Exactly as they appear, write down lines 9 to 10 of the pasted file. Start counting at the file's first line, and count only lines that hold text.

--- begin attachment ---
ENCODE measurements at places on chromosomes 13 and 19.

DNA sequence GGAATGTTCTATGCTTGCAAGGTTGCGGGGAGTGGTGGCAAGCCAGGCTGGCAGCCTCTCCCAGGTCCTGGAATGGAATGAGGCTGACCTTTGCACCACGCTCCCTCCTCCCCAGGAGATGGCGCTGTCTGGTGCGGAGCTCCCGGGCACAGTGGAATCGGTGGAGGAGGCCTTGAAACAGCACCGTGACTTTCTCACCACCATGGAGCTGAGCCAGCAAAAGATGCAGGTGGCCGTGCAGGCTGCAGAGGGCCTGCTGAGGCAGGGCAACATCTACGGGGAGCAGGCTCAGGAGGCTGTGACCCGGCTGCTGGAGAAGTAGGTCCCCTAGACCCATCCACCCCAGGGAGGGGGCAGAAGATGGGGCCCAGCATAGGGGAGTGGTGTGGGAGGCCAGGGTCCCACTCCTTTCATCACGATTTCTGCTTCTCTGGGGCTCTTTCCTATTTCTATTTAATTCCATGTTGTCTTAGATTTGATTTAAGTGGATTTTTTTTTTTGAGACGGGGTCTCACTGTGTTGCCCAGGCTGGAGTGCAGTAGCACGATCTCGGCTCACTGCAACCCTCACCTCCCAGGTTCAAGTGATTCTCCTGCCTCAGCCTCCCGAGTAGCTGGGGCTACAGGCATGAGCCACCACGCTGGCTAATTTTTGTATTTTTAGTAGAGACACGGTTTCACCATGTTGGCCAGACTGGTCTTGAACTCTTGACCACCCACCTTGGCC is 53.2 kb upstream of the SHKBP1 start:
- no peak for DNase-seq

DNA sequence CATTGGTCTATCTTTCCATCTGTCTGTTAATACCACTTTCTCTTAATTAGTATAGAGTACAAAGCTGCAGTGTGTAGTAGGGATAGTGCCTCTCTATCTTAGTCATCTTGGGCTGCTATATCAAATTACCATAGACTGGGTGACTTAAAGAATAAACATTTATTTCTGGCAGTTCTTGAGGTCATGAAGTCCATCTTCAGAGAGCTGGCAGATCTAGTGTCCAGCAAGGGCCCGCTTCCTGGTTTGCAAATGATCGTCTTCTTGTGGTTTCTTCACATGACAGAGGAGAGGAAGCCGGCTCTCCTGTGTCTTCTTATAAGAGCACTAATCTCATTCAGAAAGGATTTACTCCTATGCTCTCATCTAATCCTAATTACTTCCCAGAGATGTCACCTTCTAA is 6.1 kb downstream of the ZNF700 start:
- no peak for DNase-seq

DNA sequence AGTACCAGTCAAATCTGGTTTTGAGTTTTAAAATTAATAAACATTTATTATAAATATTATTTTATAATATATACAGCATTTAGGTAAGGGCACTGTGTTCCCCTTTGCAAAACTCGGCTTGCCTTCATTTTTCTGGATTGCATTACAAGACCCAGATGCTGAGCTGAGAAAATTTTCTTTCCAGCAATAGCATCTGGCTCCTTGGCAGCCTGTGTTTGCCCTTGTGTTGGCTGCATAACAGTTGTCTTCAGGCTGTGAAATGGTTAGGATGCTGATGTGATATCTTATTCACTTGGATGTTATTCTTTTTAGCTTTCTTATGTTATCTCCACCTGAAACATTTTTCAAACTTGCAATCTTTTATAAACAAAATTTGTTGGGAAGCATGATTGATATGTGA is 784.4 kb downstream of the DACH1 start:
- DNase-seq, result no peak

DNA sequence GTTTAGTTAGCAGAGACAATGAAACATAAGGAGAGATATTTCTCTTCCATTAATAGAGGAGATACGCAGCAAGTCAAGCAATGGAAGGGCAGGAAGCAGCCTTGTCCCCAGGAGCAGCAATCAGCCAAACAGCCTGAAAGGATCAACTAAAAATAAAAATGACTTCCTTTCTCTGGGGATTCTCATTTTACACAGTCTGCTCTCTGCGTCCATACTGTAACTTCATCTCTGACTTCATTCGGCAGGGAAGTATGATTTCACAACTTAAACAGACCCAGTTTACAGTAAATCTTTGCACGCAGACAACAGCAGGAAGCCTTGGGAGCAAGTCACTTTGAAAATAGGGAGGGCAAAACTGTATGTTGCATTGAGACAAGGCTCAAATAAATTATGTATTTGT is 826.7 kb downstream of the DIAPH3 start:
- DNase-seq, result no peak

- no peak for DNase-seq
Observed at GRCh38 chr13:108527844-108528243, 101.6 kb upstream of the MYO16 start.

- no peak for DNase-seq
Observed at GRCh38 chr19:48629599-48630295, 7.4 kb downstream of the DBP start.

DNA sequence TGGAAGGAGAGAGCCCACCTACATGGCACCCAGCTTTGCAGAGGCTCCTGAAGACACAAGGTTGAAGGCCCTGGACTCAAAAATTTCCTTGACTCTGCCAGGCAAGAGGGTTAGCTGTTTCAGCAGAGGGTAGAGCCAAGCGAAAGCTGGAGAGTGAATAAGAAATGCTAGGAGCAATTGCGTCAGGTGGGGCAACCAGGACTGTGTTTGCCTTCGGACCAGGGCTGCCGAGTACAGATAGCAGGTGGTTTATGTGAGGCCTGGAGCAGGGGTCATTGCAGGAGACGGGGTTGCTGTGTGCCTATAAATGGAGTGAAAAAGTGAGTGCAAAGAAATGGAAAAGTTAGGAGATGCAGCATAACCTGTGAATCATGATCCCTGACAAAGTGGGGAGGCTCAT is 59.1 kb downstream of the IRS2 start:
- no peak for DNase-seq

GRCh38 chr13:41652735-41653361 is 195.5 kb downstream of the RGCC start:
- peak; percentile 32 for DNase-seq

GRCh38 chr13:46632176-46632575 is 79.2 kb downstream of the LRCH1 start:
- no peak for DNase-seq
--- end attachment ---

- DNase-seq, result no peak

- no peak for DNase-seq